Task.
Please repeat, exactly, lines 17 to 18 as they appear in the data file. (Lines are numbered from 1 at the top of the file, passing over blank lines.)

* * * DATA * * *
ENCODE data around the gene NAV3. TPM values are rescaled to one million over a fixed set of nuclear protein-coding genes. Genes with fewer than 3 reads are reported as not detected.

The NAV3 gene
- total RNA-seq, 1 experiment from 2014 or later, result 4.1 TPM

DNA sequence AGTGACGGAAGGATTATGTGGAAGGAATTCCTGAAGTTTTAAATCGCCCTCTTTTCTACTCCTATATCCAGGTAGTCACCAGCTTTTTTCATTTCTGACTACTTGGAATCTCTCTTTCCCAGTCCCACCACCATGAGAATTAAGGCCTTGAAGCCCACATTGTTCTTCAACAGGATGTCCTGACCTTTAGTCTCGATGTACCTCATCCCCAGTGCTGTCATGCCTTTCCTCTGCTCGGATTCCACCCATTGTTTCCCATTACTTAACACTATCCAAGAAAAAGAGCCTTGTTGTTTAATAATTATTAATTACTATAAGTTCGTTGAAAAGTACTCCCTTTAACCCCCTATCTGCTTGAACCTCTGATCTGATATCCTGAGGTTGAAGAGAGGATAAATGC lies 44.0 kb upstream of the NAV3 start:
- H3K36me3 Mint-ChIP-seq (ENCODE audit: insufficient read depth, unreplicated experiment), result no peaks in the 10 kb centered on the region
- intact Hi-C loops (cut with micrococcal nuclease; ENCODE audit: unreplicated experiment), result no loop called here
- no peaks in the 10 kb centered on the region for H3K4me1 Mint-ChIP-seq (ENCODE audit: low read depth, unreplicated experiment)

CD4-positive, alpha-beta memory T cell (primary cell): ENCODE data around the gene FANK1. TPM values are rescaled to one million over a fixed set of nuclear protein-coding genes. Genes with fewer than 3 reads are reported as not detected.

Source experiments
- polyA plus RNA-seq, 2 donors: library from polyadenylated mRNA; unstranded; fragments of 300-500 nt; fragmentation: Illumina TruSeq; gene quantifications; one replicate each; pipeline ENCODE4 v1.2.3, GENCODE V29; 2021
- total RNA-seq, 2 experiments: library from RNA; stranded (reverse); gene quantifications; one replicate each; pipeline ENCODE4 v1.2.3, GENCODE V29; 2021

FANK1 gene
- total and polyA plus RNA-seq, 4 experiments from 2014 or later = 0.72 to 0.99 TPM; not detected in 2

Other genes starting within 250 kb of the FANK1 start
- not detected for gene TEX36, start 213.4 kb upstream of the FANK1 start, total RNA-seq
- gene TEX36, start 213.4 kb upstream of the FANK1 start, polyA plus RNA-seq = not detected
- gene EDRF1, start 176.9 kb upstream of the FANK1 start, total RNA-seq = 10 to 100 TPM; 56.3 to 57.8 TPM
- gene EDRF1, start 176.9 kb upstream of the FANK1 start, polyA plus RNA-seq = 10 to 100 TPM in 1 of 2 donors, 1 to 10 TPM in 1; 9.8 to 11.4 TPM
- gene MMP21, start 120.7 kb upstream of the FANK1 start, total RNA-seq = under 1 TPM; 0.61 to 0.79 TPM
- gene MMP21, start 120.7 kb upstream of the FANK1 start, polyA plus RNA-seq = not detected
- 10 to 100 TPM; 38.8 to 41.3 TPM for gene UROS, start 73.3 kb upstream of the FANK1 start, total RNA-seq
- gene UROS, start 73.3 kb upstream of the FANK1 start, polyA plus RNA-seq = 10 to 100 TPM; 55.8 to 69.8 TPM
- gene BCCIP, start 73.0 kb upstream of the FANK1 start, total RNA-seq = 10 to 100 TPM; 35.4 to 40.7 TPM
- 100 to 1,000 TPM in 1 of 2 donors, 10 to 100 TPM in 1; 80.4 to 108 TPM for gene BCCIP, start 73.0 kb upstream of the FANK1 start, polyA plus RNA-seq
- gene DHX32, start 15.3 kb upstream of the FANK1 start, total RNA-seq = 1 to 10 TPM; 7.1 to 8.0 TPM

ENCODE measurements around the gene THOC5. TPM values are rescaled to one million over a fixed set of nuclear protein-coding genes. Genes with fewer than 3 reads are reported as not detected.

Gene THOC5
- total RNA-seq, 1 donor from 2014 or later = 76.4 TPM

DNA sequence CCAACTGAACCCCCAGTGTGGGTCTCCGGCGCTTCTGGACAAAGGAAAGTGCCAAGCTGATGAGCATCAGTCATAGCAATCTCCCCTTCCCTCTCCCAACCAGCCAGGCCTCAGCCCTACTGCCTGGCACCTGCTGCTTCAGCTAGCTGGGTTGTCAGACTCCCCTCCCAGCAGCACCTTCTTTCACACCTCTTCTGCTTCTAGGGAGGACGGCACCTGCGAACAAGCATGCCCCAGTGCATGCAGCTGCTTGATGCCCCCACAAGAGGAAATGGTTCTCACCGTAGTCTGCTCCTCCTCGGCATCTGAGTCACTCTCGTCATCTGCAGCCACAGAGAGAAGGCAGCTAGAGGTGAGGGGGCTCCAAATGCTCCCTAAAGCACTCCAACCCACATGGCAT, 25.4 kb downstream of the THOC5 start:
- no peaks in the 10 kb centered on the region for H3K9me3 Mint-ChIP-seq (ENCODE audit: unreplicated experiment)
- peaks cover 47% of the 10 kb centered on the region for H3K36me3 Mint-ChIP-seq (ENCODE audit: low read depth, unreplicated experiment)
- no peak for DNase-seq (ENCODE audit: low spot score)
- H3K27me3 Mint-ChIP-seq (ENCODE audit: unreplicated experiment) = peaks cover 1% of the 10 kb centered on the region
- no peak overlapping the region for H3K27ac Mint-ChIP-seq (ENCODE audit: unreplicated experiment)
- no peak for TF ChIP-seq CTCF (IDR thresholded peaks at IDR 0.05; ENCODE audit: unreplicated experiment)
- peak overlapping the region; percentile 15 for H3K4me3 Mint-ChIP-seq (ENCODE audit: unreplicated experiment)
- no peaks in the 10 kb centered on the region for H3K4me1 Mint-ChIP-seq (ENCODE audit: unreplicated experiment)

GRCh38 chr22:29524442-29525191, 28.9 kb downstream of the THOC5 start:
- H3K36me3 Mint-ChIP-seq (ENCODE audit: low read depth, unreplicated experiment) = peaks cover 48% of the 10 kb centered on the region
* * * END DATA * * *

- gene EDRF1, start 176.9 kb upstream of the FANK1 start, total RNA-seq = 10 to 100 TPM; 56.3 to 57.8 TPM
- gene EDRF1, start 176.9 kb upstream of the FANK1 start, polyA plus RNA-seq = 10 to 100 TPM in 1 of 2 donors, 1 to 10 TPM in 1; 9.8 to 11.4 TPM